Kim Betton, (703) 358-2081
More than $187,000 to go for projects in Hawaii and Oregon
The U.S. Fish and Wildlife Service announced it will provide $3.3 million to fund 90 projects that will help protect, restore and enhance stream, lake and coastal habitat in 29 states. Five projects awarded in the Pacific Region total more than $187,000. This funding will be matched by contributions by non-governmental organizations, state resource agencies, and other partners.
The cost-shared projects address the priorities of 18 Fish Habitat Partnerships (FHPs) recognized under the National Fish Habitat Partnership (NFHP). FHPs are the primary work units of the NFHP and are made up of partners from various state, federal, tribal, NGOs, and industry partners that share overlapping conservation goals and objectives.
"The Fish Habitat Partnerships have been a valuable resource for restoring and protecting fish habitat across the nation," said Director Dan Ashe, U.S. Fish and Wildlife Service. "They bring together partners who voluntarily commit to improving, restoring and protecting aquatic habitat. We are grateful for the support that helps with conservation and restoration initiatives."
Since the NFHP was initiated in 2006, the Service's Fisheries program has provided $16 million for 341 Fish Habitat Partnership related projects in 46 states, matched by $39.7 million from partners. The Partnership is an unprecedented attempt to address an unseen crisis for fish nationwide - loss and degradation of aquatic habitat. The partnership effort is prominent in making a difference through voluntary, non-regulatory conservation actions. In addition, a subset of 41 projects will target climate change adaptation in habitats that support species vulnerable to the effects of climate change.
"The Service is pleased to work side-by-side with our partners to improve habitat for fish." said Robyn Thorson, Pacific Regional Director of the U.S. Fish and Wildlife Service. "These projects represent the mutual priorities of broad locally based partnerships".
"The work and growth of these partnerships has been incredible," said Kelly Hepler, chairman, National Fish Habitat Board. "The on-the-ground work of our partnerships is at a critical stage for aquatic communities across the country. We will work together with our partners to ensure these projects will truly make a difference as our past projects have shown."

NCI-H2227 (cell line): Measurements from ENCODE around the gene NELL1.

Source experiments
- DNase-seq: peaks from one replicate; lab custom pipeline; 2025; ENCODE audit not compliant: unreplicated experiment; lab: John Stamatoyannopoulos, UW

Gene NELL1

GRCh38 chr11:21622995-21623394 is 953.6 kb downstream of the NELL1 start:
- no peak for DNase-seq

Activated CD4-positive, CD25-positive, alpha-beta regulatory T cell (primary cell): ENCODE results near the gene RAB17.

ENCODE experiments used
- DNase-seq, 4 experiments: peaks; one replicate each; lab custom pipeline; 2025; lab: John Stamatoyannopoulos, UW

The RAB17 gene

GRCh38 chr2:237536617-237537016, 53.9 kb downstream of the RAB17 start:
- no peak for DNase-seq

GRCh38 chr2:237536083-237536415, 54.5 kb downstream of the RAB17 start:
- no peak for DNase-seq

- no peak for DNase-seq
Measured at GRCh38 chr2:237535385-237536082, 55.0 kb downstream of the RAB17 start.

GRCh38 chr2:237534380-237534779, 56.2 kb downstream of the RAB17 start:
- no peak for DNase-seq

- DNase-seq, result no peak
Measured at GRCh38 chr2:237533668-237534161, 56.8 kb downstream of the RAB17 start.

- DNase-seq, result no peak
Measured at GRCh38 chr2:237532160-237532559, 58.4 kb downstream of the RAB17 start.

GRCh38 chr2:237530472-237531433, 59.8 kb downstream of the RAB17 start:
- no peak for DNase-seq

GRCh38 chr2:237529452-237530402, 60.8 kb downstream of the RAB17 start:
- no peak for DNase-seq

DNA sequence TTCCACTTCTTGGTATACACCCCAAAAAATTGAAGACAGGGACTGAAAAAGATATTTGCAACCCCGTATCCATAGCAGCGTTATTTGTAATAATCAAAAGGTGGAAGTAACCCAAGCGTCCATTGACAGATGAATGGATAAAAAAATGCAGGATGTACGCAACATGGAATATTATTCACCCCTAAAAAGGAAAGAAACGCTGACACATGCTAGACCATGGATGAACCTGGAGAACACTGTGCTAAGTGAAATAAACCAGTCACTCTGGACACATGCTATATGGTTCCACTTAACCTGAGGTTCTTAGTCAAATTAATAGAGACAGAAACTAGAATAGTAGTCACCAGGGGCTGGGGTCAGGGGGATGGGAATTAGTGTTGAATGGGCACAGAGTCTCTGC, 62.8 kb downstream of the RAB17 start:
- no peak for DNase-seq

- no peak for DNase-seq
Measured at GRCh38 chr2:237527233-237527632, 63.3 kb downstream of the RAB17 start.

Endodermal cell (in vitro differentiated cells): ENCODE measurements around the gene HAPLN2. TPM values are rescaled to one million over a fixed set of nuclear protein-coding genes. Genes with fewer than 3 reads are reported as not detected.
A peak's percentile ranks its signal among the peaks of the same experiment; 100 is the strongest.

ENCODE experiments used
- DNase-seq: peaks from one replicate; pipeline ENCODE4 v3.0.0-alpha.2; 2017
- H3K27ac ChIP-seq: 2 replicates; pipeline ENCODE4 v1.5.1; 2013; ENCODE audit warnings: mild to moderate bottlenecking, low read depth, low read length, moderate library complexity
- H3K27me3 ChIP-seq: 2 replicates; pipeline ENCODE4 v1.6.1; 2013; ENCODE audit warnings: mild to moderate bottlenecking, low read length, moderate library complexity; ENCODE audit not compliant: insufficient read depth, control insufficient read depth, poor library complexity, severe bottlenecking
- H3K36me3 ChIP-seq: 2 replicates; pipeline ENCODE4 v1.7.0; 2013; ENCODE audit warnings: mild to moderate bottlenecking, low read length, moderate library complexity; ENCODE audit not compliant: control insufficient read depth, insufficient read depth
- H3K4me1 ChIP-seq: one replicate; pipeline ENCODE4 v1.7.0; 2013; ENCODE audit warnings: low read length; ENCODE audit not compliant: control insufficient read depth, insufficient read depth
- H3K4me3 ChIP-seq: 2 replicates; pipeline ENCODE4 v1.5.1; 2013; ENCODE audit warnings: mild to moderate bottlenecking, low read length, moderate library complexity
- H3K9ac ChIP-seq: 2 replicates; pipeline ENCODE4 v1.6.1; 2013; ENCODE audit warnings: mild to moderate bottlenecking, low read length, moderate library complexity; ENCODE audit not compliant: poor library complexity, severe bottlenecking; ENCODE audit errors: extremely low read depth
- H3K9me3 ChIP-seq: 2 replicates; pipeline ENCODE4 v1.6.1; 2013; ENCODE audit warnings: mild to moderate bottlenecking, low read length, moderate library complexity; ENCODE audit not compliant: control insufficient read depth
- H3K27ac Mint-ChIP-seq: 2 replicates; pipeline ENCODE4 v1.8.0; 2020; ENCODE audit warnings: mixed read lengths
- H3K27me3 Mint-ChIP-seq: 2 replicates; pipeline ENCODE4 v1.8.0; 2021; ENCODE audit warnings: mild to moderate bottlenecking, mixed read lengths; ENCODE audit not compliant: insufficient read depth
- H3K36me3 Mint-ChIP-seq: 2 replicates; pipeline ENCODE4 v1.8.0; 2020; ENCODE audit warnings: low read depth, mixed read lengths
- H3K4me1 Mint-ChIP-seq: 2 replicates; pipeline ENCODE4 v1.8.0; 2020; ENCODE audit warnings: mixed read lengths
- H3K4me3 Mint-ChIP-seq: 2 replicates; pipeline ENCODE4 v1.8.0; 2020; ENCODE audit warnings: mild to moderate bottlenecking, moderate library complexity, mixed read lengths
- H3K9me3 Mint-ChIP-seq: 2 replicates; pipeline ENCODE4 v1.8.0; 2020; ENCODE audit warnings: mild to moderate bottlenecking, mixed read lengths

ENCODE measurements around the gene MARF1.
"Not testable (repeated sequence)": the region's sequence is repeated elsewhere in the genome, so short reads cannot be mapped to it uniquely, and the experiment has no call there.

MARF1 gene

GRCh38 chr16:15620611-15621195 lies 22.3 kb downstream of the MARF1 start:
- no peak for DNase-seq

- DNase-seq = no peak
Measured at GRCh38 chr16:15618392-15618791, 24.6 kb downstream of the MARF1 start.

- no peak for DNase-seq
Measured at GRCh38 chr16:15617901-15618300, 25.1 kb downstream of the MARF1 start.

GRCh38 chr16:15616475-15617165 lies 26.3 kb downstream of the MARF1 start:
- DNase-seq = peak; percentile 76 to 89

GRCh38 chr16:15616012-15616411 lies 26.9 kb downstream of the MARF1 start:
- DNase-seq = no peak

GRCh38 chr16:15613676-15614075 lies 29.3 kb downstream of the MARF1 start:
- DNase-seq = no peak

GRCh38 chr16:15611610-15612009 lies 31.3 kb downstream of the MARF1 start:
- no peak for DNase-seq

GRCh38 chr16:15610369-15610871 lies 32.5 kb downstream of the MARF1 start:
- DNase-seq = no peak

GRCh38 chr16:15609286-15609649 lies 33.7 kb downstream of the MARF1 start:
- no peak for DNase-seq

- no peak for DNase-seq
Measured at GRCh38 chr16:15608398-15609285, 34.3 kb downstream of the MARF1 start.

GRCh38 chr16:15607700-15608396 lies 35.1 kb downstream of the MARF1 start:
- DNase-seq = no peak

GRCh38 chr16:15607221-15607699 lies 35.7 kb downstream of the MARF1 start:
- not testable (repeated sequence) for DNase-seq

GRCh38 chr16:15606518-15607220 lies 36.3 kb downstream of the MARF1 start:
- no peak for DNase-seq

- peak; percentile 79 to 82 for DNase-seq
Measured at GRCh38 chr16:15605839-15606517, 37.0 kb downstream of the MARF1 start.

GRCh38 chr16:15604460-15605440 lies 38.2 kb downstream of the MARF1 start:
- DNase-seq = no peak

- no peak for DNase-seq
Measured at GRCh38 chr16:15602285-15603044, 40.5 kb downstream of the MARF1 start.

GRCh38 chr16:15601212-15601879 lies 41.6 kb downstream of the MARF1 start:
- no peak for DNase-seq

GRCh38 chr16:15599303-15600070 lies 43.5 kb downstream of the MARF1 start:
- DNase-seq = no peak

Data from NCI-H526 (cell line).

In the Pacific Region, the following NFHP Partnership projects are being funded:
Hawaii (Hawaii Fish Habitat Partnership):
* $45,000 in Service funds and $20,000 in partner funds to restore damaged anchialine pools at Kaloko Honokohau Natural Historic Park that were affected by the March 2011 Tsunami.
* $20,000 in Service funds and $142,360 in partner funds for vulnerability assessment of Hawaiian streams. This is a climate change-related project.
* $25,000 in Service funds and $27,000 in partner funds to restore stream and estuary habitat for native Hawaiian fish and shrimp species.
Oregon (Western Native Trout Initiative):
* $27,000 in Service funds and $401,850 in partner funds for Mabel Creek resident cutthroat trout passage and habitat restoration on the Youngs River.
* $70,134 in Service funds and $1,293,000 in partner funds for genetic analysis of Great Basin Redband Trout. This is a climate change-related project.
For the complete listing of 2012 funded projects please visit
For more information on the National Fish Habitat Partnership visit www.fishhabitat.org and connect with us on Facebook at www.facebook.com/NFHAP.
The National Fish Habitat Partnership works to conserve fish habitat nationwide, leveraging federal, state, and private funding sources to achieve the greatest impact on fish populations through priority conservation projects. The national partnership implements the National Fish Habitat Action Plan and supports 18 regional grassroots partner organizations.
The mission of the U.S. Fish and Wildlife Service is working with others to conserve, protect, and enhance fish, wildlife, plants, and their habitats for the continuing benefit of the American people. We are both a leader and trusted partner in fish and wildlife conservation, known for our scientific excellence, stewardship of lands and natural resources, dedicated professionals, and commitment to public service. For more information on our work and the people who make it happen, visit www.fws.gov.
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